Tennessee Cow Detected with Atypical Case of BSE- USDA Expects No Trade Impacts

The U.S. Department of Agriculture (USDA) is announcing an atypical case of Bovine Spongiform Encephalopathy (BSE), a neurologic disease of cattle, in an approximately five-year-old or older beef cow at a slaughter plant in South Carolina.  This animal never entered slaughter channels and at no time presented a risk to the food supply or to human health in the United States. Given the United States’ negligible risk status for BSE, we do not expect any trade impacts as a result of this finding. 

USDA Animal and Plant Health Inspection Service’s (APHIS) National Veterinary Services Laboratories (NVSL) confirmed that this cow was positive for atypical L-type BSE. The animal was tested as part of APHIS’s routine surveillance of cattle that are deemed unsuitable for slaughter.  The radio frequency identification tag present on the animal is associated with a herd in Tennessee.  APHIS and veterinary officials in South Carolina and Tennessee are gathering more information during this ongoing investigation.

Atypical BSE generally occurs in older cattle and seems to arise rarely and spontaneously in all cattle populations.

 This is the nation’s 7th detection of BSE. Of the six previous U.S. cases, the first, in 2003, was a case of classical BSE in a cow imported from Canada; the rest have been atypical (H- or L-type) BSE.

The World Organization for Animal Health (WOAH) recognizes the United States as negligible risk for BSE. As noted in the WOAH guidelines for determining this status, atypical BSE cases do not impact official BSE risk status recognition as this form of the disease is believed to occur spontaneously in all cattle populations at a very low rate. Therefore, this finding of an atypical case will not change the negligible risk status of the United States, and should not lead to any trade issues.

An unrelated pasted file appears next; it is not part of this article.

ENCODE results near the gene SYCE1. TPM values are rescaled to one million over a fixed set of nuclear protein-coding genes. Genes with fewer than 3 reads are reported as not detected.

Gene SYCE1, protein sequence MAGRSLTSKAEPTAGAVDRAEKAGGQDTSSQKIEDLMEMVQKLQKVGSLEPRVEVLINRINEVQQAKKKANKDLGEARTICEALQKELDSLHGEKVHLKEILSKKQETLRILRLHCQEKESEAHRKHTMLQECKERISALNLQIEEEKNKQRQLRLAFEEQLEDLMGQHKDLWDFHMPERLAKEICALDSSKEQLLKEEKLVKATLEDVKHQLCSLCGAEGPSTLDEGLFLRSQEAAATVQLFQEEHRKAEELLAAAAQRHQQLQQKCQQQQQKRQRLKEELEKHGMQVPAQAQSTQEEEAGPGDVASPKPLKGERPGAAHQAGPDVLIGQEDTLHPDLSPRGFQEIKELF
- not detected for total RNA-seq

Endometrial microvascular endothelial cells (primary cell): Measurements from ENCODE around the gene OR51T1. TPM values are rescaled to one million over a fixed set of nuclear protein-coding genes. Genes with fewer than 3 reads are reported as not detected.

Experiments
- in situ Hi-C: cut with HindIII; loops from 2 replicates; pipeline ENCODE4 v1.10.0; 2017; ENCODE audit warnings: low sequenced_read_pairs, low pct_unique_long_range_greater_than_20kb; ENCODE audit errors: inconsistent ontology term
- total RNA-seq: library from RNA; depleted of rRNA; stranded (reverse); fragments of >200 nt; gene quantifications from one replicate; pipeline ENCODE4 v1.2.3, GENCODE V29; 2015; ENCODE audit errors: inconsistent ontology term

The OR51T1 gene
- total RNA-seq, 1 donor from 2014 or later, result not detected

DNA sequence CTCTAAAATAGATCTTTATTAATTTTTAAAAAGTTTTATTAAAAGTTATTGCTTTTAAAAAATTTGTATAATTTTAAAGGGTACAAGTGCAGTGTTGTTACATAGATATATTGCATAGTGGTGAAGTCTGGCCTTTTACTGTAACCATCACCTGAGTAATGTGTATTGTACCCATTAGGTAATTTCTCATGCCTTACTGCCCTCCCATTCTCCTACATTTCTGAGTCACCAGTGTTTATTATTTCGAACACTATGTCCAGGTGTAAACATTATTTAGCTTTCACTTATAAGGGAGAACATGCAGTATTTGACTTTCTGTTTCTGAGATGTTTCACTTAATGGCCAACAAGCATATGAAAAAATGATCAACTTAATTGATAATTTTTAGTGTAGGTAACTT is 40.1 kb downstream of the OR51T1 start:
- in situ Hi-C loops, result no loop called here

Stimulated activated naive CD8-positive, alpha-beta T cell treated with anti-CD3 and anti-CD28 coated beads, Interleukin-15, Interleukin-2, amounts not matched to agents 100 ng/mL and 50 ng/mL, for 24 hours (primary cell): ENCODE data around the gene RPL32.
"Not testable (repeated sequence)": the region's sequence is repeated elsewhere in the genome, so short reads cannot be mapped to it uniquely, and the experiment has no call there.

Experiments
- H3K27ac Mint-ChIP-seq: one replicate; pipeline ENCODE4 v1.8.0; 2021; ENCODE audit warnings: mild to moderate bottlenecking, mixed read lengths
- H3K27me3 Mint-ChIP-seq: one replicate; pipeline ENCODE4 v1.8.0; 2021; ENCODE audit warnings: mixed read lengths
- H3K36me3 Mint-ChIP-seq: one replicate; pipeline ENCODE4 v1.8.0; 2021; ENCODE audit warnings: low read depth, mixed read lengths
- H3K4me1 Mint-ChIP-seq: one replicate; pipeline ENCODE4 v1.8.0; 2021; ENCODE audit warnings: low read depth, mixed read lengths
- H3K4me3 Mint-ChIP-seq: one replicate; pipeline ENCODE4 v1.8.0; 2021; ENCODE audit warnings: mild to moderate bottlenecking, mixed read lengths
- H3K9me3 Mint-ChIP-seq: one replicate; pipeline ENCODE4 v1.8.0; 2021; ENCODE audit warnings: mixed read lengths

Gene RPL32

The United States has a longstanding system of interlocking safeguards against BSE that protects public and animal health in the United States, the most important of which is the removal of specified risk materials – or the parts of an animal that would contain BSE should an animal have the disease – from all animals presented for slaughter. The second safeguard is a strong feed ban that protects cattle from the disease. Another important component of our system – which led to this detection – is our ongoing BSE surveillance program that allows USDA to detect the disease if it exists at very low levels in the U.S. cattle population. 

U.S. Cattlemen’s Association (USCA) president Justin Tupper issued the following statement in response to the BSE case announcement:

“USCA is grateful to the nationwide team of veterinarians, animal health officials, meat inspectors, and others who ensure the wellbeing of the U.S. cattle herd and the safety of our food supply. The swift detection of this case proves that the systems and protocols we have put in place are working.

“This animal never entered slaughter channels and at no time entered the food supply chain due to the effectiveness of the surveillance team and, as a result, domestic and international trade markets can reman active and strong with no hit to consumer confidence.” 

More information about this disease is available in the BSE factsheet.

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